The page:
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Smoking and Gum Disease

About 8.6 million people in the U.S. have at least one serious illness caused by smoking.

Smoking relates to all sorts of illnesses and smokers gum disease is just one of them. Lots and lots of opinions have come out regarding the connection of smoking and gum disease. The nicotine and smoke of tobacco can cause constriction of the blood vessels, thus, reducing the distribution of oxygen and nutrients to the gum tissue.

Cigarette smoking or chewing spit tobacco can also reduce the ability of the body to fight infections. Another study also proves that smokers are more prone to specific bacteria that can cause more aggressive gum disease.

When it comes to dental health, smoking is one of the major causes of serious oral problems such as mouth cancer as well as smokers gum disease.  Smokers gum disease is the infection of the gums, which is aggravated by smoking.

The condition of smokers gum disease is often worse than in those who do not smoke. While gum disease will affect almost everyone at some point in life, smokers are over five times at risk of acquiring gum disease or periodontal disease than non-smokers.

Smoking causes a very high tendency of tartar formation, gum tissue destruction and bone loss. Even a person not suffering from gum disease can have receding gums and lose the teeth’s supporting bones because of smoking.

The toxins and chemical in tobacco weakens a person’s immune system and blocks the production of antibodies, which is our body’s natural defense against bacteria and other disease-causing agents. When the immune system is not functioning well, it is easy for infection to grow. Smokers gum disease, an infection caused by bacteria in plaque, is a likely example.

Researches On The Connection Between Smoking And Gum Diseases

The impact of all the research is that smokers have the highest possibility to have gum disease.

Former smokers and non smokers also have better response to treatment of gum disease than those individuals who still smoke, thereby concluding that, people with gum disease that stopped smoking have better chance of achieving success with gum disease therapy than those who did not.
People who are currently active in smoking are four times more apt to have gum disease. Researchers say that the connection that connect smoking and gum disease is very much apparent. Recent studies shows that 55% of the study subject that has gum diseases were current smokers and almost 22% were ex smokers.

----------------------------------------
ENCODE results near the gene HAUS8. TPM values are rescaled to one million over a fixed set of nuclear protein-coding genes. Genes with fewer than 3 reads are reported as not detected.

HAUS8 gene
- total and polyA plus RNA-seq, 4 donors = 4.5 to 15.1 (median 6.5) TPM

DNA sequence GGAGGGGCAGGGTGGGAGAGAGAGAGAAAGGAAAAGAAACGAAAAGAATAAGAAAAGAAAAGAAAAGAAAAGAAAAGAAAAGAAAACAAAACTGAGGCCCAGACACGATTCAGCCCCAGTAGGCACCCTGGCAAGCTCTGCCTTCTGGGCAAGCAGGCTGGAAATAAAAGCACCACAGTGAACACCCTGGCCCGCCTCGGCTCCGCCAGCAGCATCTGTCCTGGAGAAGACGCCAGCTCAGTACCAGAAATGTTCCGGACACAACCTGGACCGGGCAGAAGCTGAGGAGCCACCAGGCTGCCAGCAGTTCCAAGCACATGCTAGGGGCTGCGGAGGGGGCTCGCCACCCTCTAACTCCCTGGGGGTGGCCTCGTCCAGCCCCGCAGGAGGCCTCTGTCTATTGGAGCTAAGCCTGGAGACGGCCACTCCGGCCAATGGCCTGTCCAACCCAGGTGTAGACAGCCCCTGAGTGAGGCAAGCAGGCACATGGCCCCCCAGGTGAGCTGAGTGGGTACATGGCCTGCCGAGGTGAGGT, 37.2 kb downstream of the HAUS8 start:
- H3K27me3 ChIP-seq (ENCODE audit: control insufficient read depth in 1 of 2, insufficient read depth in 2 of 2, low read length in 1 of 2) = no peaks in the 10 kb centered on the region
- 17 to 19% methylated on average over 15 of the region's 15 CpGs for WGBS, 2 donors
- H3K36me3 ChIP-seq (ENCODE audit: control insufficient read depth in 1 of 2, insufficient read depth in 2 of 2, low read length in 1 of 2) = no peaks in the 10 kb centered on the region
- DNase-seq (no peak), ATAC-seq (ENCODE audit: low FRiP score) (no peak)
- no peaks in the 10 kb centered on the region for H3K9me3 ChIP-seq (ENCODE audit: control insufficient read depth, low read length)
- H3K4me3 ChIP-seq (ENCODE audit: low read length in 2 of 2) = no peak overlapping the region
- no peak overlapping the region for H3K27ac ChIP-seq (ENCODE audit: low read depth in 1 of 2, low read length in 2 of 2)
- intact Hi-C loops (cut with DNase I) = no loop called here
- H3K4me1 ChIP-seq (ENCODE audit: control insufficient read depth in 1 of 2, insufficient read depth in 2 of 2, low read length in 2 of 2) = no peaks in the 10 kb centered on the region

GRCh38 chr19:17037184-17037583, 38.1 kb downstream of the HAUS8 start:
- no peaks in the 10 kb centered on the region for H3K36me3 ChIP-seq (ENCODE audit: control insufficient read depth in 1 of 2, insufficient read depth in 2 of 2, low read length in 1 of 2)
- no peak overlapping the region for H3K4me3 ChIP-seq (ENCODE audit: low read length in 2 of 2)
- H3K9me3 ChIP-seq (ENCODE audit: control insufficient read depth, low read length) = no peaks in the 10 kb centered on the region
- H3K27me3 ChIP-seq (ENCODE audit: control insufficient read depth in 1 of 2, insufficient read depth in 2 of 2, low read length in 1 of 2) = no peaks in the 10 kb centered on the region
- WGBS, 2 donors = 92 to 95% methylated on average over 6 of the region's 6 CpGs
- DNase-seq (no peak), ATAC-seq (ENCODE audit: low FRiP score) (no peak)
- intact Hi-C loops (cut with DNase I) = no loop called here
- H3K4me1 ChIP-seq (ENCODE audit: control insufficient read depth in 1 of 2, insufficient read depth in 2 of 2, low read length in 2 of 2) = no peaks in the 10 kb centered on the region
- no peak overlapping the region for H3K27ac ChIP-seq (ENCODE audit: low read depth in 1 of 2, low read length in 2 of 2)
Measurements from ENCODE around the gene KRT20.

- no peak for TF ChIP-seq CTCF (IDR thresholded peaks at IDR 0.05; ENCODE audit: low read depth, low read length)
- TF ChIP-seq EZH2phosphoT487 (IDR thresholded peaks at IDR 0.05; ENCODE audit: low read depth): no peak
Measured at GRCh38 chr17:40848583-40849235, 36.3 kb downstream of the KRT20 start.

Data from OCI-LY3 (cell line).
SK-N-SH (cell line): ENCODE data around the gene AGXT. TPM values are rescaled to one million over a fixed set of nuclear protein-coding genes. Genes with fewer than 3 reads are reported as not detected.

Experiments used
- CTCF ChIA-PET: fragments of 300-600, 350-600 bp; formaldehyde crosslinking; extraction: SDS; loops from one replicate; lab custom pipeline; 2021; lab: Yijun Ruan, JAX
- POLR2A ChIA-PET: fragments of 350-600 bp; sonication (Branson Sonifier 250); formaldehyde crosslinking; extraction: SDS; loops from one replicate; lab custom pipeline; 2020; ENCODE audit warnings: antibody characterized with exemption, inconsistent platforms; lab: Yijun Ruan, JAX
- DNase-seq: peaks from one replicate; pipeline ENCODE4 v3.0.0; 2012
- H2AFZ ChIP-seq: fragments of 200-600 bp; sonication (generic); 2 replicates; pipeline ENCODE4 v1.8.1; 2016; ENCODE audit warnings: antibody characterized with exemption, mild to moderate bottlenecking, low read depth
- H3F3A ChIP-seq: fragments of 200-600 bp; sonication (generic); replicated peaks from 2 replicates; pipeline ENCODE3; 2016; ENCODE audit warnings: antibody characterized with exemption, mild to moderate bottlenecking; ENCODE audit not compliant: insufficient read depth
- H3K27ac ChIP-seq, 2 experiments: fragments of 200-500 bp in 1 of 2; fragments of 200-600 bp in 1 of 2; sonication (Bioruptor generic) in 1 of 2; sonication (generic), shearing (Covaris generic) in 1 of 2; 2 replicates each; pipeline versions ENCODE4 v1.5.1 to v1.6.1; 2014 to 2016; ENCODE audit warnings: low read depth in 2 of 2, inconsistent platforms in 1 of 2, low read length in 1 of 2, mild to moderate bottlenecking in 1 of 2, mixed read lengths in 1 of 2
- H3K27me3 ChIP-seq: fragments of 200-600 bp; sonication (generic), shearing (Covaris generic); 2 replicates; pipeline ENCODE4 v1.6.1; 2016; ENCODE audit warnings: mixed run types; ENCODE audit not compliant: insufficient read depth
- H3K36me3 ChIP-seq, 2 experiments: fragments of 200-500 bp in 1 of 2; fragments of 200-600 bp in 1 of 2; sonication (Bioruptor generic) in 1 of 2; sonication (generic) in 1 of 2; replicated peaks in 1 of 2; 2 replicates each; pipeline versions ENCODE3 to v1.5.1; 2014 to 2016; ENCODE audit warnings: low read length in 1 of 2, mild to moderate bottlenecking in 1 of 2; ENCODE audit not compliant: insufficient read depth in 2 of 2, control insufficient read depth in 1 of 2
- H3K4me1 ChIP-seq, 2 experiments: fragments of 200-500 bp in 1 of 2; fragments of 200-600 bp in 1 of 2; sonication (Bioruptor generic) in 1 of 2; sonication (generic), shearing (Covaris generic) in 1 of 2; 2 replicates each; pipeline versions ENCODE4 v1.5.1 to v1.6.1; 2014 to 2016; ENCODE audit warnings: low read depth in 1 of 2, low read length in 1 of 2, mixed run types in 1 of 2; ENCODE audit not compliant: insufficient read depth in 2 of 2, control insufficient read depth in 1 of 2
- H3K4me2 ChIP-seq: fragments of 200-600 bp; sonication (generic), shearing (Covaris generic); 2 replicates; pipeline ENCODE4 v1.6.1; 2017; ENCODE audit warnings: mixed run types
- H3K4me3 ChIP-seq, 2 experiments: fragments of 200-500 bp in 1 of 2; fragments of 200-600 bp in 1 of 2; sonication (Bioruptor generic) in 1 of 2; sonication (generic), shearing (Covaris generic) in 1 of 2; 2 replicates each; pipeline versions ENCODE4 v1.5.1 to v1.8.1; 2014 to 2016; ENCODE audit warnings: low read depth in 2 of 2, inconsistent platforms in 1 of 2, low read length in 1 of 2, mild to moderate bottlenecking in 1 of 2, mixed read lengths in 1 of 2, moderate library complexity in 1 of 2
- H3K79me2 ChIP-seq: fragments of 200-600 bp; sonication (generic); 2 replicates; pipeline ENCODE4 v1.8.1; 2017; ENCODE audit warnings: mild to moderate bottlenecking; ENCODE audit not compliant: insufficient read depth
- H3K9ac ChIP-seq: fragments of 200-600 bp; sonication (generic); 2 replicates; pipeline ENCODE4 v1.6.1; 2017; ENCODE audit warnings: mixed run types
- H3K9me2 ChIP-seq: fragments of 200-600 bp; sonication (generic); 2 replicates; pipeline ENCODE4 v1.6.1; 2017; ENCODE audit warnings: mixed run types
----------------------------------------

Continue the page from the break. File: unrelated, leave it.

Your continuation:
The current smokers that average more than one to one and a half pack of cigarettes per day have six times more apt to have gum diseases than the subjects who do not smoke. And those who consume less than a pack a day have three times more probability to have gum disease.

The connection between smoking and gum disease is caused by the suppression of the immune system of the body because of the tobacco, which decreases its ability against infection. Smoking also slows down the healing procedure of the gum tissue because it restricts the growth of the blood vessels.

Currents smoker are known to have worse oral and gum condition than those who do not smoke. Quitting smoking and exercising regular oral hygiene routine is very important for the well being of your gums.

You don’t only save the physical condition of your teeth and gums; you also save your health. It is time that you throw away that vice and have a clean and healthy lifestyle.

Symptoms Of Gum Diseases Concealed By Smoking

Smoking may sometimes conceal a few of symptoms of gum disease. Check the condition of your gums carefully. Is the color of gums red instead of pink? Are your gums inflamed or tender? Does it bleed easily during or even after tooth brushing?

Have your gums pulled away from the teeth forming pockets? Are your gums receding making your teeth appear longer? If you answered yes to any of these questions, you are showing symptoms of gum disease.

Other symptoms and warning signs of this condition are loosening of teeth, changes in your bite, a stubborn case of bad breath or bad taste in the mouth as well as secretion of pus around gums.

Quit Smoking Is The Only Way To Prevent

The best way to prevent or reverse smokers gum disease is to quit smoking. While gum health depends greatly on a person’s dental hygiene and routine dental checkups, prevention and effective treatment of gum disease should include a smoke-free lifestyle.

Quitting smoking is important to allow the body to respond completely any dental treatment and restore the health of your gums. Smoking is an addiction and quitting is a challenge but one that is well worth the benefits.

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